Friday, November 25, 2005

Things I've learned over the years...

- A musher's biggest weakness is his own ego. Stay humble and willing to learn at all times;
- Despite ones' best intentions, in the heat of the race one is likely to revert back to bad habits looking for an easy way out;
- Dogs come first!!
- It's comes down to not how strong you are physically but how strong you are mentally;
- Being a good care provider is the key to success;
- On the back of a sled silence is golden. Talking too much distracts the dogs and they learn to tune you out.
- Learn how to read your dogs and give pep talks accordingly;
- When a dog isn't running properly it's your fault not theirs. i.e. change their position in the team, check their feet, wrists, shoulders for injuries. If necessary even put them in the sled for a short rest break;
- A team can only go as fast as it's slowest dog;
- All dogs have the potential to do well - it's up to the musher to cultivate the talent;
- Personal pain is part of the game; deal with it - no whining allowed;
- Don't feed every dog the same. Feed according to body type, metabolism, eating preferences;
- In messy situations keep your cool; the dogs will be able to tell when you've lost control. The dogs need to have confidence in their leader;
- Always be positive with dogs. Dogs will emulate your mood they'll be bummed out if you are or happy when you are.
- Dog mushing is problem solving. Always look for a way to solve the problem rather than dwelling on the negative;
- Share the love. We all have favorites but all the dogs deserve to be respected and rewarded for thier effort;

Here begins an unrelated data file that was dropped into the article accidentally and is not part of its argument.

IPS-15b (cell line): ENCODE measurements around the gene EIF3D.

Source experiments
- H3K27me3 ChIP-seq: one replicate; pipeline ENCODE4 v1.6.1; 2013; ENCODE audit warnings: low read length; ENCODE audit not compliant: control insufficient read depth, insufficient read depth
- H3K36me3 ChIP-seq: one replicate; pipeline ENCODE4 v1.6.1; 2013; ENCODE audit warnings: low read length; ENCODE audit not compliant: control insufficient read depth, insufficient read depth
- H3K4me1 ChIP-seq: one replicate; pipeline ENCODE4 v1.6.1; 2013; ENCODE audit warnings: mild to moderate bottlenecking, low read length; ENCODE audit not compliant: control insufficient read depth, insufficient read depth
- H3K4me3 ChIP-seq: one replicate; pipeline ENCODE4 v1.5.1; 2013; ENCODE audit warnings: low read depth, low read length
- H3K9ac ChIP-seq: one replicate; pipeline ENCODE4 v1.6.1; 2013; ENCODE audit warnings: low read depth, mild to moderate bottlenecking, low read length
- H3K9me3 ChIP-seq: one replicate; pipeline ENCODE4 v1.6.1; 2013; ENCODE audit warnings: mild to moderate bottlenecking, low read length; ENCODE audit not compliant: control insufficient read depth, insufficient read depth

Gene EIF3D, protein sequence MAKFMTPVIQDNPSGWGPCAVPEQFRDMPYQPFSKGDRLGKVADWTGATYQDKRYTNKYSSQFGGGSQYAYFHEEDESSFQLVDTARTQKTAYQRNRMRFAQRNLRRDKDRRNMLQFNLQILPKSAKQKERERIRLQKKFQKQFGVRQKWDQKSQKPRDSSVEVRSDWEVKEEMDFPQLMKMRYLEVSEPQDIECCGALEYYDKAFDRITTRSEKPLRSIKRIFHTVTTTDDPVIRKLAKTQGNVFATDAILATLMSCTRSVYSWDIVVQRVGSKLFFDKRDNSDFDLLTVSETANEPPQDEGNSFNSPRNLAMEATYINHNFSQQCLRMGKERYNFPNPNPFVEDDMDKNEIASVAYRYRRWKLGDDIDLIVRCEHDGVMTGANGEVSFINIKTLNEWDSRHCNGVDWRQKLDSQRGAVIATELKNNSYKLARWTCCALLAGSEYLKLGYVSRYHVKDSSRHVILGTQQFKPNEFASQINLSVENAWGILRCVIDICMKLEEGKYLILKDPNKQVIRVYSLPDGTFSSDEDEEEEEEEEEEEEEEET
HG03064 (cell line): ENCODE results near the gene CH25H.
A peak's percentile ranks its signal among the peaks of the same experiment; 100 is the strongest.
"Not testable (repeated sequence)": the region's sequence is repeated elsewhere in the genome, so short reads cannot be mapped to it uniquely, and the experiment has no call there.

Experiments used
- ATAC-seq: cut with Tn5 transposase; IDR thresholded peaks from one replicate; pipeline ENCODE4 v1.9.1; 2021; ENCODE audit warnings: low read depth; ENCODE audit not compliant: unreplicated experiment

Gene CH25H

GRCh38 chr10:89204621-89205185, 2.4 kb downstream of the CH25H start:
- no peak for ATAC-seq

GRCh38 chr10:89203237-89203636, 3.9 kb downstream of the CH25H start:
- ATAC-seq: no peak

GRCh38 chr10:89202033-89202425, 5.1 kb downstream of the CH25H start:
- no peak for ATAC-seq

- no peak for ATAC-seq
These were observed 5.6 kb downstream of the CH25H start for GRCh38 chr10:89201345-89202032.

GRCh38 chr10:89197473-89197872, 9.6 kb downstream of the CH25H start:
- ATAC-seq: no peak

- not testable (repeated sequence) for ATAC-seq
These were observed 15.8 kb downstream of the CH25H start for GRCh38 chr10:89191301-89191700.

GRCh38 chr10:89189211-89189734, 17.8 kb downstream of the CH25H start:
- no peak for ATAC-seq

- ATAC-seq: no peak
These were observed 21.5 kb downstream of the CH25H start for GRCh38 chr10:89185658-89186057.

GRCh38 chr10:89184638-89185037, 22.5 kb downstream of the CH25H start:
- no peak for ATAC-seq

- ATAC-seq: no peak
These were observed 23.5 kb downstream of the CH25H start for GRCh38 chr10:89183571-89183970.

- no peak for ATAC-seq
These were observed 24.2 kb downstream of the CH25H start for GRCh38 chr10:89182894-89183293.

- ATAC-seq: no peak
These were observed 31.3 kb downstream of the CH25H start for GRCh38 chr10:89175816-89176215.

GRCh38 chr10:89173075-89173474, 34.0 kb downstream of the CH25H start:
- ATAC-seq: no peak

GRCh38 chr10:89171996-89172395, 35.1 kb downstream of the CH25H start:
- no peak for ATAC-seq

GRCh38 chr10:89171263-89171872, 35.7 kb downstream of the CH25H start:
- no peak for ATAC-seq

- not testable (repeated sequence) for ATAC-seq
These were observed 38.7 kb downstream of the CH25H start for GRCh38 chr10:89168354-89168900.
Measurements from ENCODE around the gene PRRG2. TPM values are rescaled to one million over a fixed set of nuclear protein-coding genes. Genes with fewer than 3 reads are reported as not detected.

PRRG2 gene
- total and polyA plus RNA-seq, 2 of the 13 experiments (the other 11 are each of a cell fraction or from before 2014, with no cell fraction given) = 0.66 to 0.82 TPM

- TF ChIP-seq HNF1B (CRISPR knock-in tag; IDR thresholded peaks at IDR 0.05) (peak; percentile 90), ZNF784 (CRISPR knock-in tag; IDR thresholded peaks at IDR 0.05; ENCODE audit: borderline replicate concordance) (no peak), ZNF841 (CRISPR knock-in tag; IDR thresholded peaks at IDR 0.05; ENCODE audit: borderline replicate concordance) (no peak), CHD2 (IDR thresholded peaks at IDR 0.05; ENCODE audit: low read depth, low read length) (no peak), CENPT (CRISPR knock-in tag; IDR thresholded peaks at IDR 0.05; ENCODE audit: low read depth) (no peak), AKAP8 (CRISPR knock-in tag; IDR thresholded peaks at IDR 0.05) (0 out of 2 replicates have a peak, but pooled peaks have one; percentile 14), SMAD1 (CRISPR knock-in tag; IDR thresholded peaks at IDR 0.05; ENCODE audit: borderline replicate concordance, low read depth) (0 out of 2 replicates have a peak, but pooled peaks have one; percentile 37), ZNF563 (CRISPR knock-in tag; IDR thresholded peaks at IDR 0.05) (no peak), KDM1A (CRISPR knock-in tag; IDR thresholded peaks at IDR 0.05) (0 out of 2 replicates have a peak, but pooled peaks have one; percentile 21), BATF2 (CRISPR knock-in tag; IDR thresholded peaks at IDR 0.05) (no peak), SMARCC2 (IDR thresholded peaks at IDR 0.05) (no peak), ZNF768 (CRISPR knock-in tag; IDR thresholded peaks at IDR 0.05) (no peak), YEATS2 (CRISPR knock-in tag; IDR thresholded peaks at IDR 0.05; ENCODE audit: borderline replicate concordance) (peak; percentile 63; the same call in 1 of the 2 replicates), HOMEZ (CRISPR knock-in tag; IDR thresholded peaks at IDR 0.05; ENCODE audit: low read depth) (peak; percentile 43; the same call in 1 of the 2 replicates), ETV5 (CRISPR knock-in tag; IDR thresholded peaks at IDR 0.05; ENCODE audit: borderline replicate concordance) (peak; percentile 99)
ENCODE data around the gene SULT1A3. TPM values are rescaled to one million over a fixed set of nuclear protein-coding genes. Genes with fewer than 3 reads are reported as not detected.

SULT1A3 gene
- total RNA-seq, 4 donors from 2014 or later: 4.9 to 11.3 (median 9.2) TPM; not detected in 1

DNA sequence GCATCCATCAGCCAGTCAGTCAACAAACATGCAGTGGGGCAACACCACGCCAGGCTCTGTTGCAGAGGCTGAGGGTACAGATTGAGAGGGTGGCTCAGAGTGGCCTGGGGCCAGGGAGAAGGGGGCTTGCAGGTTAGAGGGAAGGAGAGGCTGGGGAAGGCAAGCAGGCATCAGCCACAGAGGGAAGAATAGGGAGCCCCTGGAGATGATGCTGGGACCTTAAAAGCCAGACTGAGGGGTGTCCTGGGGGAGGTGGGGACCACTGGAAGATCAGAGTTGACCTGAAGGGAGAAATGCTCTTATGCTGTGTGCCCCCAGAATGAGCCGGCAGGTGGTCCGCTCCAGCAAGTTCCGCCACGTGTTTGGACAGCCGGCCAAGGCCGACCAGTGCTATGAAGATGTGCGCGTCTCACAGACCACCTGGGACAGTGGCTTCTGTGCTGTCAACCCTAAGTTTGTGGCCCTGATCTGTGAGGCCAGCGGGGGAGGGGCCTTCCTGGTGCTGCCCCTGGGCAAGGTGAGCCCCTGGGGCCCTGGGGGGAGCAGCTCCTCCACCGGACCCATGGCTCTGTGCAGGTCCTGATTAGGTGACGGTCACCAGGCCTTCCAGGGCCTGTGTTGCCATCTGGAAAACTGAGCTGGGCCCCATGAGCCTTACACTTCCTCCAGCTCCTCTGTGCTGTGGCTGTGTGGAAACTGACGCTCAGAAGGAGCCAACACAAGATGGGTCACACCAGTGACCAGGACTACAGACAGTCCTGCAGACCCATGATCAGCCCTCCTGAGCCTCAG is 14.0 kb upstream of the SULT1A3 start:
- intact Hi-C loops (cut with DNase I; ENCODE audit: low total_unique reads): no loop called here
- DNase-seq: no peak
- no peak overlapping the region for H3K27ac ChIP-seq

- Give as much attention to your B team dogs as your A team dogs in order to see them excel;
- Communication is number 1. If problems arise share the information. Problems snowball if not dealt with immediately;
- Dogs and musher's health is priority number 1.
- Take care of yourself and plan ahead. When running a team make sure you have supplies in case your trip takes longer than expected, i.e. bring extra food, axe, fuel etc.;
- Learn to be thrifty. Mushing is expensive. Bills will topple even the best musher;
- Dog mushing is a unique, treasured existence we live but everything is earned. The freedoms that a dog team opens up also include responsibilites;
- Respect mother nature - she's your number 1 competitor;
- Never trust or listen to hearsay and gossip at checkpoints;
- If need be help other mushers along the trail while keeping an eye on your own safety;
- Learn to take criticism from officials, other mushers, vets etc. in a positve way or else you'll never learn to grow. Knowledge is power.
- Discipline in yourself and your dogs is necessary however love should be your main motivator.



At 10:18 PM , Blogger George Forgan-Smith said...

Interesting... I am still looking for a great alaskan malamute dog do you know of directory or something?


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